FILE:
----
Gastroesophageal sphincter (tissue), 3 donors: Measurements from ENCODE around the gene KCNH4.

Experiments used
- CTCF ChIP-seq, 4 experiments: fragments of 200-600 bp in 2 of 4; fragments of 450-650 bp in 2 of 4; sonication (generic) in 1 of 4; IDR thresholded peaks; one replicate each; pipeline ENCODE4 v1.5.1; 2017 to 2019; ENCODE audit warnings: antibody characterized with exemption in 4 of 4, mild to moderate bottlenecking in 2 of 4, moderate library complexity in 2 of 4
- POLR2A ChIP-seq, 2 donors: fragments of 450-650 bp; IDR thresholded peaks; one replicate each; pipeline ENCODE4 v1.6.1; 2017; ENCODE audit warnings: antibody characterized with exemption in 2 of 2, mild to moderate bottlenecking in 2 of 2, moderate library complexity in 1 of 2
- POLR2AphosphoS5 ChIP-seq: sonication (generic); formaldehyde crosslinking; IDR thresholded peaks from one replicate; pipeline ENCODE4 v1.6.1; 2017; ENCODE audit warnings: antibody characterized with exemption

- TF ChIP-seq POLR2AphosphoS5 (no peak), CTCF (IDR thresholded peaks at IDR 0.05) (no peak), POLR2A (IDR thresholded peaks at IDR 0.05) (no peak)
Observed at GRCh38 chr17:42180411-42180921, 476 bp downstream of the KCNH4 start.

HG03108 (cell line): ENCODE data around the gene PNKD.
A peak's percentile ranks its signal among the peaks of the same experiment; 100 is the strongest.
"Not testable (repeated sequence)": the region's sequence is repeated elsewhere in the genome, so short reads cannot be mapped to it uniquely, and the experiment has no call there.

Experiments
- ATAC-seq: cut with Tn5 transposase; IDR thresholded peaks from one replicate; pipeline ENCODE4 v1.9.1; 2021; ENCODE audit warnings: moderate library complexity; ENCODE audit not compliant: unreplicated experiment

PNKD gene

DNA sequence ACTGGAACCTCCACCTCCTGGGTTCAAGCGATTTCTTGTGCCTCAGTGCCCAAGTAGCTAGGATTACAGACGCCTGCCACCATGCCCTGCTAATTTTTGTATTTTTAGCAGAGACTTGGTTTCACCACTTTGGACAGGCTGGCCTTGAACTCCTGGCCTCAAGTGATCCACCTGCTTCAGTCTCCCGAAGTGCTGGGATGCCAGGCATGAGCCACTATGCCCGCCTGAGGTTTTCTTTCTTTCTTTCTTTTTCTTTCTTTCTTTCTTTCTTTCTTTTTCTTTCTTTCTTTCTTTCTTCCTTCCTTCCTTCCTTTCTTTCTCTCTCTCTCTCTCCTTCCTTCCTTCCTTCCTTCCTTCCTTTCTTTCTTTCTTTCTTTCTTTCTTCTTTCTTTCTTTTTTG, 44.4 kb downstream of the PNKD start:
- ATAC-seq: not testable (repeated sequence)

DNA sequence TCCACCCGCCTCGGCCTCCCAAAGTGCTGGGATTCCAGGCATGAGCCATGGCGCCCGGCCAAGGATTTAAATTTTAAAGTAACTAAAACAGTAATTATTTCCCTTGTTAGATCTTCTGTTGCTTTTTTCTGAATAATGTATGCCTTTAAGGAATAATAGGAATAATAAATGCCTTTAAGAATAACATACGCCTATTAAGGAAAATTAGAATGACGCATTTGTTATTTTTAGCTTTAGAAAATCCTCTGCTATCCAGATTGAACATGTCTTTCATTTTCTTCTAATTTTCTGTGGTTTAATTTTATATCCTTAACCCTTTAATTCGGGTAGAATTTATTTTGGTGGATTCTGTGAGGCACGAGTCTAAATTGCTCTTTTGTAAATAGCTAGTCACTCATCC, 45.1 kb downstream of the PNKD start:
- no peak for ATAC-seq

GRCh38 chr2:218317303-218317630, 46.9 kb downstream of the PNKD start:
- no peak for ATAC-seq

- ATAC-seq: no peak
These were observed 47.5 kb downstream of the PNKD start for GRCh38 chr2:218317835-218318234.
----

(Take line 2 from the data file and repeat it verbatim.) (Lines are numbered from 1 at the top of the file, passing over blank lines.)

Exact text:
Experiments used